Compliance schemes collected a total of 494,976 tonnes of WEEE in 2019, 90% of the target of 550,577 tonnes.
This is around 2,000 tonnes more than the previous year, but still falls some way short of the target of 65% of WEEE placed on the market set by the EU.
However, the fact the UK has missed its target is not expected to cause a great amount of surprise, as Defra has already started on measures to improve the recycling rate. This includes in-store take-back for some retailers from next year. And, the 65% target is seen as unlikely to be met by many European countries.
Nigel Harvey, chair of the WEEE Scheme Forum and chief executive officer of compliance scheme Recolight, told letsrecycle.com: “When the 2019 WEEE collection targets were set last year, they were widely considered to be unachievable. And so although it is disappointing, it is also not surprising that the target has been missed.
“Some of the changes coming into effect this year should have a positive impact on collections in 2020. Requiring retailers to collect WEEE instore is a great move – making it easier for consumers to drop off their WEEE should help improve the situation.
“It is also worth noting that virtually all EU countries look likely to miss the 2019 65% target. This is a clear indication that the target setting methodology itself is flawed and in need of a radical rethink.”
In 2019, the EU’s overall target for WEEE collection rose from the equivalent of around 45% of the weight of new products placed onto the market during the last three years to 65% (see letsrecycle.com story).
Failure to meet the targets mean some producer compliance schemes will be required to pay into a compliance fee fund in order to fulfil their recycling obligations for the year.
A proposal submitted by the Joint Trade Association, a group of product-focused trade associations who work on policy issues around producer responsibility, for 2019’s WEEE compliance fee was approved by ministers in February (see letsrecycle.com story).
This will be the third consecutive year in which a JTA-proposed methodology has been used to determine the fee.
Phil Conran, chairman of the WEEE sector’s representative body the AATF Forum, told letsrecycle.com: “While we’re working on Defra’s substantiated estimates, it seems we are going to be left with a big gap in terms of tonnage, which will lead to a very large compliance fee.
“It could be significantly higher than last year and anywhere between £4 million or £5 million.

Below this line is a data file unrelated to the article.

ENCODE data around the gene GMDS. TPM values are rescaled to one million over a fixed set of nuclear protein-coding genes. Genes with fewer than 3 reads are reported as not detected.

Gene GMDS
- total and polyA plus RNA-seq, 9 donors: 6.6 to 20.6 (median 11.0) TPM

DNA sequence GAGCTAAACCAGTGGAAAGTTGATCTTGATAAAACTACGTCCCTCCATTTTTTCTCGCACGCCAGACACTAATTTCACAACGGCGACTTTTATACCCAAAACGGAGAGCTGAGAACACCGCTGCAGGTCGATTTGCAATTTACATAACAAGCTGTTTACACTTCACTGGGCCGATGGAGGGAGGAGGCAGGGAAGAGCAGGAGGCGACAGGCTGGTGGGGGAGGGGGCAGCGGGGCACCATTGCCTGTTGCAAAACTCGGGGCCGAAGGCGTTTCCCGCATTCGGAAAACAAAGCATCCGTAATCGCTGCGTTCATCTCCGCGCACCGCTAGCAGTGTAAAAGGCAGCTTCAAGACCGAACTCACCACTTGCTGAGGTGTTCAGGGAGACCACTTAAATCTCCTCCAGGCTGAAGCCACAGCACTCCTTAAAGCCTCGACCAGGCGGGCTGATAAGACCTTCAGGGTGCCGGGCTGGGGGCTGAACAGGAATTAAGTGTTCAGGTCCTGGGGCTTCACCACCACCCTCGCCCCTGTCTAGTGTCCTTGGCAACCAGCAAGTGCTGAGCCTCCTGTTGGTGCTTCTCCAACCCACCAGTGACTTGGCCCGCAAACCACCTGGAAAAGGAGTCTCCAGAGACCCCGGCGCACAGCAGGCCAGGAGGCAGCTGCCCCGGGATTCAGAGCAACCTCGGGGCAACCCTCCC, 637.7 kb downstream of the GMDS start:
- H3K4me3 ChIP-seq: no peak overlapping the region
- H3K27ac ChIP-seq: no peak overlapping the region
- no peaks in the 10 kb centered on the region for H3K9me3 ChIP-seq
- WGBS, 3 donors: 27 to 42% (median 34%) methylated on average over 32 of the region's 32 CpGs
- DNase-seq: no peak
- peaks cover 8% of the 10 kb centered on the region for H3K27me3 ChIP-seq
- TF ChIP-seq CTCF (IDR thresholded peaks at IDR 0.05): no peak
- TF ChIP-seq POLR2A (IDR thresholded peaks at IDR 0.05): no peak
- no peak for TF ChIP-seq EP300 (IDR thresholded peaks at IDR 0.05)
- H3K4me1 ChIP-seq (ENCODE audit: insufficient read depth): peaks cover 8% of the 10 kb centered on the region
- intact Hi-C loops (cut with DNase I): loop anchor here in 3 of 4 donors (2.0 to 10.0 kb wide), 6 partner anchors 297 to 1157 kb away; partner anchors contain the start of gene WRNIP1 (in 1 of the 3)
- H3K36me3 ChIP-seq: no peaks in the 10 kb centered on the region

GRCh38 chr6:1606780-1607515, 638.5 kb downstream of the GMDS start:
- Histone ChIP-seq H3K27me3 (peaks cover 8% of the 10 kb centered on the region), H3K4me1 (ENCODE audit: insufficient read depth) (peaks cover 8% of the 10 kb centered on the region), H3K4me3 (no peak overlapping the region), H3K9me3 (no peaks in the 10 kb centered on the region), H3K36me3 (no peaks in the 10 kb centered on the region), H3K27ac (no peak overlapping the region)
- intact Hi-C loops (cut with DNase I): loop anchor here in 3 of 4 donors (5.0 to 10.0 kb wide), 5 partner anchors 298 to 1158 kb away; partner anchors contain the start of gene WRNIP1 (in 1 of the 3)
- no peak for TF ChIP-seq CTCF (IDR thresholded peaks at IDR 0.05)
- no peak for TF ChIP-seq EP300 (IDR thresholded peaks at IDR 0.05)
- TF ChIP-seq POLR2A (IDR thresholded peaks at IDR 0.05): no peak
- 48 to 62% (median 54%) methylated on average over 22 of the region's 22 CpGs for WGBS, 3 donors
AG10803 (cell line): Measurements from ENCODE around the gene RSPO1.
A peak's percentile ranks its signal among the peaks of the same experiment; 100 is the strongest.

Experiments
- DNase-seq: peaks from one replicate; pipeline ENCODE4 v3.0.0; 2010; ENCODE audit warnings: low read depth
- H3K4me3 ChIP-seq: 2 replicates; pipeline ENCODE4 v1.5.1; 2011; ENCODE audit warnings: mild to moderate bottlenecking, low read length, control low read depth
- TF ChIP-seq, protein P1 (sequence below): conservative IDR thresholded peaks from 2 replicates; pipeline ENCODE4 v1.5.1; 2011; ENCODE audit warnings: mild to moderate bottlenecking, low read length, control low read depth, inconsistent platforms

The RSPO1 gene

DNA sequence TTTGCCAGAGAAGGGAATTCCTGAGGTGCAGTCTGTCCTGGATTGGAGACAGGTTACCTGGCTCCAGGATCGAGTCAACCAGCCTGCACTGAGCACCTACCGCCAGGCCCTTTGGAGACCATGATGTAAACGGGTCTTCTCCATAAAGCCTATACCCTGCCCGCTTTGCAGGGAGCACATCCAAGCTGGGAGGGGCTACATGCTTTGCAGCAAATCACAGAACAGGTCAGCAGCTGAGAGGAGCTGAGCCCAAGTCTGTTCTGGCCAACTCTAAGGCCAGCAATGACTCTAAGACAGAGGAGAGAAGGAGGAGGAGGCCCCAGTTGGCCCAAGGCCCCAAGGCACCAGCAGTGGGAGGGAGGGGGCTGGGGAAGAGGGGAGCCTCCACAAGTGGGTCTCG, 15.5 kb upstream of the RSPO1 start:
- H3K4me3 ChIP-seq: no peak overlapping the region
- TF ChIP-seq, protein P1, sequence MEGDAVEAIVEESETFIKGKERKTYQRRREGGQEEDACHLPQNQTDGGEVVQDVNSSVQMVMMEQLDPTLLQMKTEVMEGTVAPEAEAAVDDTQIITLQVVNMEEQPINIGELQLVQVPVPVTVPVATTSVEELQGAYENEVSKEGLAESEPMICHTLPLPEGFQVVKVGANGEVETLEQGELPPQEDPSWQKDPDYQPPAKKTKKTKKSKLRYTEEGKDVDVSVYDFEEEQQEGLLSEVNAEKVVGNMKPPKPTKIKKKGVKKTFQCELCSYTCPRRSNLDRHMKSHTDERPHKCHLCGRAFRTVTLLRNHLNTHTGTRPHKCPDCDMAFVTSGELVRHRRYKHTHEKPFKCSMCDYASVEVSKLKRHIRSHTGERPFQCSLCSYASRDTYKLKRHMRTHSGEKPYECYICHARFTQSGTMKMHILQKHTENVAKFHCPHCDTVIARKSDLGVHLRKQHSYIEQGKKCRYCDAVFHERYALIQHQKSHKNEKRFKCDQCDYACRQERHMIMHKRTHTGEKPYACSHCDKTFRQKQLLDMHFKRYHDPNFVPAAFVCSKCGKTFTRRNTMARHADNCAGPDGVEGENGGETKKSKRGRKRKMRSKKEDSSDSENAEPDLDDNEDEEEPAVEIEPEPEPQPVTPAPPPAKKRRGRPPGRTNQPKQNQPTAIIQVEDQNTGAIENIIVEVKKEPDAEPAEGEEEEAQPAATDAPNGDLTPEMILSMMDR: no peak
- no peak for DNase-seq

“It shows the system isn’t working – the flat levels for the last few years are not looking good for the mechanism or the compliance fee.”
The view the current system is not fit for purpose was echoed by Robbie Staniforth, head of policy at compliance scheme Ecosurety.
He told letsrecycle.com: “I think it was Einstein who said the definition of insanity is doing the same thing over and expecting a different result.
“The government again set a challenging target and again it was missed, showing that amount of WEEE recycled is now decoupled from targets.
“No one in industry will be surprised by these results. The compliance fee, producer balancing system, target-setting and WEEE fund are all necessary evils, rather than a well thought out policy framework.
“It is heartening to see the policy wheels starting to turn in government as only a change in legislation will restore sanity to this industry.
“We’re hopeful that it will be third time lucky for the WEEE system as we can learn from the mistakes of the previous two versions of the regulations.”
The total collected remains at a similar level to 2018, when 492,532 tonnes was collected, representing 92% of the target (see letsrecycle.com story).
Louise Grantham, chief executive of compliance scheme REPIC, told letsrecycle.com: “As we anticipated, the overall household WEEE collections in 2019 have remained broadly static relative to 2018, with a slight increase of roughly 1,600 tonnes overall.
“EEE placed on the market has increased relative to 2018, however the move to open scope and stocking levels around Brexit are thought to explain most of this.
“The amount of WEEE arising was below target in every category. Our own research shows the relationship between EEE placed on the market and WEEE collected is complex and increasing the producer compliance scheme targets does not lead to more WEEE being made available for collection.
“The WEEE and EEE Flows Study commissioned by the WEEE Fund will provide more information on opportunities to either increase collections or identify legitimate alternative end of life product flows.
“There is certainly an opportunity to increase awareness amongst householders to encourage them to dispose of unwanted electricals in a timely fashion, and in the correct way.”
It had been anticipated it would be a struggle for compliance schemes to meet the targets, with data published for Q3 in December showing the UK was only just more than two thirds of the way there (see letsrecycle.com story).
“This year should be the turning point”
Matt Manning, compliance and recycling operations manager at Dixons Carphone, told letsrecycle.com: “It shouldn’t come as a surprise that the UK has missed the 2019 WEEE target given all the previous quarterly collection trends.
“However, with a national WEEE recycling campaign due to launch and a WEEE consultation, along with changes to distributor obligations happening from 2021, this year should be the turning point when the industry refines the current system to ensure WEEE recycling is easy, convenient and well-known to the general public and starts pulling out all the waste electronics currently hoarded away or going down improper recycling routes.”